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Skilling up to fight erosion

Rangers from Normanby, Melsonby and Hope Vale were first in line to take part in a series of training programs designed to combat gully erosion in Cape York.

Held in Normanby and hosted by the Normanby Land Management Group in October this year, the first course focused on learning how to operate machinery which can be used to help mitigate damage caused by erosion.

The first round was “very well received,” according to Cape York NRM Sustainable Agriculture and Water Quality Manager Michael Goddard.

“Interest in the Project has been quite significant and the participants have really enjoyed the training.

“Not only are we improving understanding and mitigation of gully erosion, we're also very excited by the opportunities to increase the capacity of individuals throughout Cape York.”

The 11 participants, five of whom were Joint Management rangers, gained machinery operation tickets following the training. These skills can be used across multiple roles and opens up new work options.

“We may not want to be rangers forever and this gives us the opportunity to go away and work and we can come back and be rangers later if we want,” trainee Ray McIvor said.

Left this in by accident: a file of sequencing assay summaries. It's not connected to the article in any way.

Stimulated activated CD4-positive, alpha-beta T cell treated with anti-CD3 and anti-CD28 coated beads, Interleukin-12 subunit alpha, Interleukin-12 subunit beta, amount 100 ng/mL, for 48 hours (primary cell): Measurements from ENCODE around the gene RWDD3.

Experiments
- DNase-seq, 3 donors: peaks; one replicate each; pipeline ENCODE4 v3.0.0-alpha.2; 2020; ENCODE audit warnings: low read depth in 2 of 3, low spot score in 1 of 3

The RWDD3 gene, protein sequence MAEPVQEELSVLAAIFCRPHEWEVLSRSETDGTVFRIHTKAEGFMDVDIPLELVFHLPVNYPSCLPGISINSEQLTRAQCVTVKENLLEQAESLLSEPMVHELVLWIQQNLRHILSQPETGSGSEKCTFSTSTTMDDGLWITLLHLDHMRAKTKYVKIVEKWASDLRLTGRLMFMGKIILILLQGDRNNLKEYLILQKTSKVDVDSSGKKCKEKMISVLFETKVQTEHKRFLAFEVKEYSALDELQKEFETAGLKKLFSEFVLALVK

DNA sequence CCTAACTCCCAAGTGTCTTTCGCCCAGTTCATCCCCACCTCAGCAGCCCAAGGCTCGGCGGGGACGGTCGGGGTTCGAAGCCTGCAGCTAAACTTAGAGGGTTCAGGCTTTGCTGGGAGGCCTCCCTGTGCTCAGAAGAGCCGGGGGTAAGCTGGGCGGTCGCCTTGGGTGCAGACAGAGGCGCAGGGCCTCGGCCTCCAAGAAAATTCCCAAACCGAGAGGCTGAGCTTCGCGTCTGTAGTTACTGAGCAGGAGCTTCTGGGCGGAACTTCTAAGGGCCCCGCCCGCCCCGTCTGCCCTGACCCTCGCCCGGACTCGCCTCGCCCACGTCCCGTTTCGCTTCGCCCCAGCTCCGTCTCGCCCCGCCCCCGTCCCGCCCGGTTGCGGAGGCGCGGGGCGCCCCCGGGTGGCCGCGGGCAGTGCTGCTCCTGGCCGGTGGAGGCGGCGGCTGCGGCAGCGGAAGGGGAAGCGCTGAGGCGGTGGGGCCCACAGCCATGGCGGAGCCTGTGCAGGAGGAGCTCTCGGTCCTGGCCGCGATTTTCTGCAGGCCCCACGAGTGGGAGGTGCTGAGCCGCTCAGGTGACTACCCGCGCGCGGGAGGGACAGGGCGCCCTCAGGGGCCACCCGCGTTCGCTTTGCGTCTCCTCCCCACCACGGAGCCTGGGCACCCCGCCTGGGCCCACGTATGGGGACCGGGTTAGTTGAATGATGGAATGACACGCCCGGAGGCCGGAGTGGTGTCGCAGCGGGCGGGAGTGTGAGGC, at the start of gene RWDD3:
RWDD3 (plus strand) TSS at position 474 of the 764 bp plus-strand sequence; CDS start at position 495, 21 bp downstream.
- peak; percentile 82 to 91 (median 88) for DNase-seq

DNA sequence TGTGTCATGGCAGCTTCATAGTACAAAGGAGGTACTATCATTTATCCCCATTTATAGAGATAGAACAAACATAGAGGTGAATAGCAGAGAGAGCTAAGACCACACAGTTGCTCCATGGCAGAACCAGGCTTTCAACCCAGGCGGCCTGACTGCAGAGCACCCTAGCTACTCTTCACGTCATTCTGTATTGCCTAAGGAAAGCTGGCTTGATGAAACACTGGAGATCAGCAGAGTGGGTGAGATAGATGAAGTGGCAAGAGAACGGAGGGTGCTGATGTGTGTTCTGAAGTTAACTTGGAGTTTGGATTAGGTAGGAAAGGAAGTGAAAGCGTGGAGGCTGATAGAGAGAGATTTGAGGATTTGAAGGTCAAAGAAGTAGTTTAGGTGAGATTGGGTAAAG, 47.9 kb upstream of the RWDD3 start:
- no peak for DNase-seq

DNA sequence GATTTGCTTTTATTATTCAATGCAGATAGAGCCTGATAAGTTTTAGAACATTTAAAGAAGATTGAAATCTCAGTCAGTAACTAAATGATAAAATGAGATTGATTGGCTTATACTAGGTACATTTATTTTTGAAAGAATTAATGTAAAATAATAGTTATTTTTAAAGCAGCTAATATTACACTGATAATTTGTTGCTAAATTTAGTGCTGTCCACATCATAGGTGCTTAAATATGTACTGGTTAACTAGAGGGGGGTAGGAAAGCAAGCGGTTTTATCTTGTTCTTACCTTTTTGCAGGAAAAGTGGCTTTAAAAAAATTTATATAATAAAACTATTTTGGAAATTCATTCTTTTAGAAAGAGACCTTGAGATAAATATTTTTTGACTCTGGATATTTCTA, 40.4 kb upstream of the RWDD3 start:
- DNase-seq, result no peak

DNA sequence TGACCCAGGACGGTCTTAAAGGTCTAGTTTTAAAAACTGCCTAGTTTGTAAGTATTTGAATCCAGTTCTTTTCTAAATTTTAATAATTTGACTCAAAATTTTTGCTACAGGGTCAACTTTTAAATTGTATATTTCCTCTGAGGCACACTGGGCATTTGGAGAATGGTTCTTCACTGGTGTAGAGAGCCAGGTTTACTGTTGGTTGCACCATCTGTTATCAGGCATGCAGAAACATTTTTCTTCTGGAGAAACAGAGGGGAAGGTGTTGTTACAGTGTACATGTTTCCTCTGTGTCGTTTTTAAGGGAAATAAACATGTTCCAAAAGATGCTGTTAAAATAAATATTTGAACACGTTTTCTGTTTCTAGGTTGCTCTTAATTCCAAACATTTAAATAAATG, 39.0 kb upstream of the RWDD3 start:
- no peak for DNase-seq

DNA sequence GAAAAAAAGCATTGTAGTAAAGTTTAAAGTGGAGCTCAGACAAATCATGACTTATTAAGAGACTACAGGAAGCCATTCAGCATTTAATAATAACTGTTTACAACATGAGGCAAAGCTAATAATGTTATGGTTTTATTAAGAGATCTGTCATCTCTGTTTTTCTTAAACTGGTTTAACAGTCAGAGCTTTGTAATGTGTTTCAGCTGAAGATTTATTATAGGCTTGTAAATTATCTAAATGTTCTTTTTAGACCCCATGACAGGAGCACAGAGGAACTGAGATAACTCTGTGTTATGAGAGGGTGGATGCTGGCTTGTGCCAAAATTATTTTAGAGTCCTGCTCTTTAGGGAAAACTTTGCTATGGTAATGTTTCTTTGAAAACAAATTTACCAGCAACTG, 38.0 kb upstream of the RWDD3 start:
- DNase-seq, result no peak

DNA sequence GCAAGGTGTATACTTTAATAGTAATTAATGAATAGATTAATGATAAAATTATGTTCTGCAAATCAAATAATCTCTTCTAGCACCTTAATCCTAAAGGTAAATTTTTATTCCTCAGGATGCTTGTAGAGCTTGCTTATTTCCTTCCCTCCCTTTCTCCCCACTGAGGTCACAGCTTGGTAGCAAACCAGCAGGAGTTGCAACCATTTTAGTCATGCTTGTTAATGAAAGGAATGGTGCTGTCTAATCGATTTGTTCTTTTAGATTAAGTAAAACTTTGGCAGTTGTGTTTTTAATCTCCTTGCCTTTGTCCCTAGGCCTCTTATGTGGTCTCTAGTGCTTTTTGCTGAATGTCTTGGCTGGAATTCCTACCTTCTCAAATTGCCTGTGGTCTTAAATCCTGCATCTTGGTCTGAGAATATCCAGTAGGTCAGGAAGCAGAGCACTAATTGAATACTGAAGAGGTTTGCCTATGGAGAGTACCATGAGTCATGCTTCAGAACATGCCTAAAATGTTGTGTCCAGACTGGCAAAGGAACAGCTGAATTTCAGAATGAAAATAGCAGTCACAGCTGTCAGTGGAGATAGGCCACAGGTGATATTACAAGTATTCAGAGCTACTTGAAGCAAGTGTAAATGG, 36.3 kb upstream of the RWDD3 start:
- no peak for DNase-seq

Apart from up-skilling, the Project aims to tackle the ongoing issue of erosion in Cape York and its effects on waterways.  It can be caused by a number of factors including fence lines and vehicle tracks, or by cattle moving along the same tracks and creating water channels.

Erosion can also be caused by natural phenomena such as river bank slumping in large wet weather events.

Erosion leads to sediment loss which then clogs waterways and wetlands and eventually impacts coral health on the Great Barrier Reef.

Cape York NRM will run a second round of training in the Lakeland region in late November on a large gully site along the Laura River.

Two more sessions will be delivered by staff from Griffith University's Coastal and Marine Research Centre & School of Environment and Science. They are theory-based and will focus on how to avoid increasing the risks of erosion through better planned ground works, and how to mitigate erosion when it occurs.

Participants completing this training will receive an accreditation through Griffith University for completing the module.

This project is funded by Queensland Government's Natural Resources Investment Program

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